- Neurological involvement:
- Head trauma: TBI, cerebral edema and concussions
- Hypertrophy cardiomyopothy
- Prevention & initial/acute management
- Anaphylactic shock
- Optimizing use of the Epi pen
- Croup: Viral and bacterial
Respiratory Emergencies: Upper Airway
- Bronchiolitis (RSV/Non-RSV)
- Explain the latest strategies useful in evaluating pediatric life-threatening situations.
- Formulate both non-pharmacological and pharmacological options used to manage pediatric life-threatening situations.
- Differentiate between various infectious diseases and the most up-to-date interventions for each.
- Choose the current treatment recommendations for the most commonly ingested agents.
- Apply the latest evidence-based guidelines for optimal treatment of significant diarrhea and dehydration.
- Assess a variety of traumatic injuries seen in children and the best practice initial response to make the difference in outcomes.
- Determine the optimal and immediate interventions for the cardiac emergencies likely to present in children.
- Explain the medication management of distributive anaphylactic shock.
- Compare clinical presentation between various lower and upper airway diseases.
Managing Pediatric Respiratory Conditions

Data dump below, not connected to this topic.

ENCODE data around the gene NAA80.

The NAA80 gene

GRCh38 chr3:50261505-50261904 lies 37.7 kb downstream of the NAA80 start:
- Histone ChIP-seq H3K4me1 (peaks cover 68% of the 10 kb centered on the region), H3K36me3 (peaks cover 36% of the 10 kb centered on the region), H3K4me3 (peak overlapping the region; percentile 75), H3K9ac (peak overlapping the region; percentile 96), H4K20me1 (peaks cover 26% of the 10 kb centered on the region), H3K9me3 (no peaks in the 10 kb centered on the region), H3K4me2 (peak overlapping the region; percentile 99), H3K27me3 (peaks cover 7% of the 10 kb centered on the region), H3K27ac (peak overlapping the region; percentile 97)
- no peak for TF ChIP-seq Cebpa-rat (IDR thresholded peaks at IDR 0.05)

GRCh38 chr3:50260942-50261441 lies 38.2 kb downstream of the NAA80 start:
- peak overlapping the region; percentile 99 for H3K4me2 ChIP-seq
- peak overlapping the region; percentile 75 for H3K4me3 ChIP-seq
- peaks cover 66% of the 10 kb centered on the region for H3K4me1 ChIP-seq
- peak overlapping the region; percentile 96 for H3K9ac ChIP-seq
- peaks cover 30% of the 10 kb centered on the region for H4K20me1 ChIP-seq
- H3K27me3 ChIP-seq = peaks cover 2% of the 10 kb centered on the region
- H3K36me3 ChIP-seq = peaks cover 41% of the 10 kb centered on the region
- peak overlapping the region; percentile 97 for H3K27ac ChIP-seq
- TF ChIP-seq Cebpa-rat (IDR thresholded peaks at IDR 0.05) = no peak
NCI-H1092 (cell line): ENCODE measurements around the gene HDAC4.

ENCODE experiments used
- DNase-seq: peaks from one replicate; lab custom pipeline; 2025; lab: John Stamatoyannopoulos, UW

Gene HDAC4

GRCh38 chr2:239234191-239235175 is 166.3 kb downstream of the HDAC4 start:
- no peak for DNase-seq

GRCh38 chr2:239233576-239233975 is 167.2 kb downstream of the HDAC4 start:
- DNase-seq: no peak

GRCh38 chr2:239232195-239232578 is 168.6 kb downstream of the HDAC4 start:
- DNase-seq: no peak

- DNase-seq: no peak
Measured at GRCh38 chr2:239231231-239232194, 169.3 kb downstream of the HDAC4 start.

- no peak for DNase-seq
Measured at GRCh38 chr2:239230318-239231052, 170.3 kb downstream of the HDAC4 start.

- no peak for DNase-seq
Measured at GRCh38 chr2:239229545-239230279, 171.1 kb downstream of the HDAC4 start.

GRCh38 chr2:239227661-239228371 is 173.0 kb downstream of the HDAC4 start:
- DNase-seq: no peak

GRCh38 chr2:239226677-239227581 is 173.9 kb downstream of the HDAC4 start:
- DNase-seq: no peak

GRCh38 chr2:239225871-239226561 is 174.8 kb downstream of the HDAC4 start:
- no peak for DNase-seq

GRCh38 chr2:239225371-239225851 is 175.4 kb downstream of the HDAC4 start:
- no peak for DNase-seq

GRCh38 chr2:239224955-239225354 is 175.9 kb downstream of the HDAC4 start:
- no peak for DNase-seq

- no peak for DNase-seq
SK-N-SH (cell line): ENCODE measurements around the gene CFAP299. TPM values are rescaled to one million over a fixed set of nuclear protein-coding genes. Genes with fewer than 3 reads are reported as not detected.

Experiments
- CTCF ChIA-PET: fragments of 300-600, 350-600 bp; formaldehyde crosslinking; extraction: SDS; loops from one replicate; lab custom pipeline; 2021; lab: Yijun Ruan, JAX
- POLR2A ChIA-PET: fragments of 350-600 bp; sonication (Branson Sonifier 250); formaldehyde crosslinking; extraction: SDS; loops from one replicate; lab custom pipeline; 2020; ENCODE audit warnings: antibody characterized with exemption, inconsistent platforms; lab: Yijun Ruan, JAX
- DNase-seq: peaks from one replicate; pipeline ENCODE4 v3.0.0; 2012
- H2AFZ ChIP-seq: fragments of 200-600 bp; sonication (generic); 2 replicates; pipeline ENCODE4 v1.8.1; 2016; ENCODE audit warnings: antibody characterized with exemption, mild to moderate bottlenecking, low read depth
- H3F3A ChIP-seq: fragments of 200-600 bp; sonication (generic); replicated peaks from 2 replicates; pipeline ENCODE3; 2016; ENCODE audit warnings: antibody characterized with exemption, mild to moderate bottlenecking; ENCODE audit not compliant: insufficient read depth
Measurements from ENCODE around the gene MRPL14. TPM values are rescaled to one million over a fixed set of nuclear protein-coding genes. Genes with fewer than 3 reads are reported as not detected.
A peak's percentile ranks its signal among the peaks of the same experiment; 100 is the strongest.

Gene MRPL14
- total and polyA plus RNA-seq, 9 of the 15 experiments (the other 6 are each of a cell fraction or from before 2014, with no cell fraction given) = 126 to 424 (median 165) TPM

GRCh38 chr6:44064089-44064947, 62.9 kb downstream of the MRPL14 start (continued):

Pulmonary Assessment & the “5” Fingered Assessment
- Adventitious Lung Sounds
- Clubbing, Pallor & Cyanosis
- Oxyhemoglobin Dissociation Curve
- Ventilation, Diffusion & Accessory Muscles
- Diagnostics Consideration:
- Pulmonary Function Testing (PFT)
- Airway Clearance: Techniques & Technologies
- The Do’s & Don’ts of Suctioning
- What the Chest X-ray is Telling You
- Lab Values: Normal vs. Baseline
- Determining Critical Clues
Unique Airway Challenges
- Pediatric Patient is not a Small Adult:
- Anatomical and Physiological Differences
- Increased Oxygen Consumption Rates
- The Allergic Cascade
- The Concept of Linked Airways
- Airway Inflammation
- Hygiene Hypothesis
Non-Pharmacological and Technological Management
- Oxygen Therapy
- Devices used for both low and high flow rates
- Pulse Oximetry - What Does It Really Mean?
- Chest X-ray interpretation
- Medication Delivery Devices
- Dry Powder Inhalers (DPI)
- Asthma Medications
- Steroids: IV vs. Oral
- Antihistamines: First and Second Generation
- Emergency Medications
Urgent & Emergent Respiratory Conditions
- Tips for Quick Identification
- Critical Interventions for:
- Flail Chest
- Rib Trauma
- Anaphylactic Reaction
- Foreign Body Aspiration
- Status Asthmaticus
Identification & Treatment of Upper Airway Conditions
- Croup: “The Good, the Bad, the Ugly”
Risk Factors and Treatment Modalities for Lower Airway Conditions
- Interstitial Lung Disease (ILD)
- The 2 Cousins: RSV & Human Metapneumovirus
- Apply the clinical essentials necessary for an efficient and comprehensive respiratory assessment.
- Interpret assessment findings in children with alterations in respiratory status.
- Determine underlying pathophysiology for both upper airway and lower airway conditions.
- Compare and contrast cause versus symptoms of upper versus lower airway conditions when selecting appropriate management strategies.
- Differentiate the management of both urgent and emergent respiratory conditions.
- Discuss non-pharmacological, technological and pharmacological treatment modalities used in managing pediatric respiratory conditions.